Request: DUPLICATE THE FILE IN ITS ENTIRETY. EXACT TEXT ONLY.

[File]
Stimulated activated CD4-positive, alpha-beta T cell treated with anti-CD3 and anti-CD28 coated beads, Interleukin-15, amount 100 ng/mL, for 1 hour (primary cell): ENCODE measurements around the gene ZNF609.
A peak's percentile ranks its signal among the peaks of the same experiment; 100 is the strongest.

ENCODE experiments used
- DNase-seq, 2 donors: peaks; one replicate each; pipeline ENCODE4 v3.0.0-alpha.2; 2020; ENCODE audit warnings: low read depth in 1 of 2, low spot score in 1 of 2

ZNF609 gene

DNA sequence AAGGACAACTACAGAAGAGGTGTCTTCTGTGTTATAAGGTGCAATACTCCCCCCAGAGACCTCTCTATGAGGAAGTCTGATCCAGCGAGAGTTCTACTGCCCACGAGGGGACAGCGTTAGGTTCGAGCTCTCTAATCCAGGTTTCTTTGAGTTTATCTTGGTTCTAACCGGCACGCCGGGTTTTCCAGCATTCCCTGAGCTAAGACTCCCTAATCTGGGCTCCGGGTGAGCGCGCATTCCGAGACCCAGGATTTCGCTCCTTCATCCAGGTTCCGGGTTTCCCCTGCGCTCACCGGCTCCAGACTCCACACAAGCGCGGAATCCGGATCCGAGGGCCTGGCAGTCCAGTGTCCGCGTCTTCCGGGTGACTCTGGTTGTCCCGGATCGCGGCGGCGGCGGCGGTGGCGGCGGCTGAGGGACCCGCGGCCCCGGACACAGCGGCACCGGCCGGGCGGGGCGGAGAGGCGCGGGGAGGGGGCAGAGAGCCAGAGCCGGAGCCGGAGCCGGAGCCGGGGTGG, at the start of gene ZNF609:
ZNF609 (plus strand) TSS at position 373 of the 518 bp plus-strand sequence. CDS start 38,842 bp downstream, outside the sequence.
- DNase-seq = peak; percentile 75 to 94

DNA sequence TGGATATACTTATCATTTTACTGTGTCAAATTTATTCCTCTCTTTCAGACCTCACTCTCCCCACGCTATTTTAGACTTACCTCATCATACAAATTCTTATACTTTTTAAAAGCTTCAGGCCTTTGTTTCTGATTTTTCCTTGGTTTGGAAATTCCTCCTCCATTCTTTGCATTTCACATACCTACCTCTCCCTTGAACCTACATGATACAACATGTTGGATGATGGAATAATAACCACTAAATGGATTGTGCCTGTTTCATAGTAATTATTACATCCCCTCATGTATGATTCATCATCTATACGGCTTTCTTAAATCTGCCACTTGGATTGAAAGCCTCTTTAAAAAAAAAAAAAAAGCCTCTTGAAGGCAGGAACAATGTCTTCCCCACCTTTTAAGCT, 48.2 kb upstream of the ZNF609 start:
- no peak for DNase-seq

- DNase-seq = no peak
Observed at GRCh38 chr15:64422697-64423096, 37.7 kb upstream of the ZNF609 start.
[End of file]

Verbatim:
Stimulated activated CD4-positive, alpha-beta T cell treated with anti-CD3 and anti-CD28 coated beads, Interleukin-15, amount 100 ng/mL, for 1 hour (primary cell): ENCODE measurements around the gene ZNF609.
A peak's percentile ranks its signal among the peaks of the same experiment; 100 is the strongest.

ENCODE experiments used
- DNase-seq, 2 donors: peaks; one replicate each; pipeline ENCODE4 v3.0.0-alpha.2; 2020; ENCODE audit warnings: low read depth in 1 of 2, low spot score in 1 of 2

ZNF609 gene

DNA sequence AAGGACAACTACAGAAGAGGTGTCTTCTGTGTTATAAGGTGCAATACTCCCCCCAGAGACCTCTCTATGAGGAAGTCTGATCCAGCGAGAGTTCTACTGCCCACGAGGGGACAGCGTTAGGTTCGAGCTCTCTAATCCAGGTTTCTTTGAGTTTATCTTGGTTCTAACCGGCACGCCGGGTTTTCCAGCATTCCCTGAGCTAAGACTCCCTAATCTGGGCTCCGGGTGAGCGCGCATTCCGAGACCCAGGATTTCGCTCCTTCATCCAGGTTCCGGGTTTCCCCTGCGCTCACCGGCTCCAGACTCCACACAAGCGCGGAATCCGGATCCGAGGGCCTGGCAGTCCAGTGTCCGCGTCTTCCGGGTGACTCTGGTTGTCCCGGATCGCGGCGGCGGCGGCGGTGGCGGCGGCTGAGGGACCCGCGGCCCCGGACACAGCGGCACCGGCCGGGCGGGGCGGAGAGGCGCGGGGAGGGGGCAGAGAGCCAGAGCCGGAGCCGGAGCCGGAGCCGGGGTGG, at the start of gene ZNF609:
ZNF609 (plus strand) TSS at position 373 of the 518 bp plus-strand sequence. CDS start 38,842 bp downstream, outside the sequence.
- DNase-seq = peak; percentile 75 to 94

DNA sequence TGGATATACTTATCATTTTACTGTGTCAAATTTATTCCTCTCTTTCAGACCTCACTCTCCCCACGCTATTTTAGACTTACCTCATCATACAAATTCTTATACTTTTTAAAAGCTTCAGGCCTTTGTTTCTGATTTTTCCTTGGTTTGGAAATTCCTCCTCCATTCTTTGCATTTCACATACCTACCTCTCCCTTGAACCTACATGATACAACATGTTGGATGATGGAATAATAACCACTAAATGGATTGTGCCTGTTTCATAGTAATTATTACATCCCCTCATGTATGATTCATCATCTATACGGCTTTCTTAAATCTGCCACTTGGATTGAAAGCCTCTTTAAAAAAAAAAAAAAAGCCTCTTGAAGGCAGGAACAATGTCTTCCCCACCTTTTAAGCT, 48.2 kb upstream of the ZNF609 start:
- no peak for DNase-seq

- DNase-seq = no peak
Observed at GRCh38 chr15:64422697-64423096, 37.7 kb upstream of the ZNF609 start.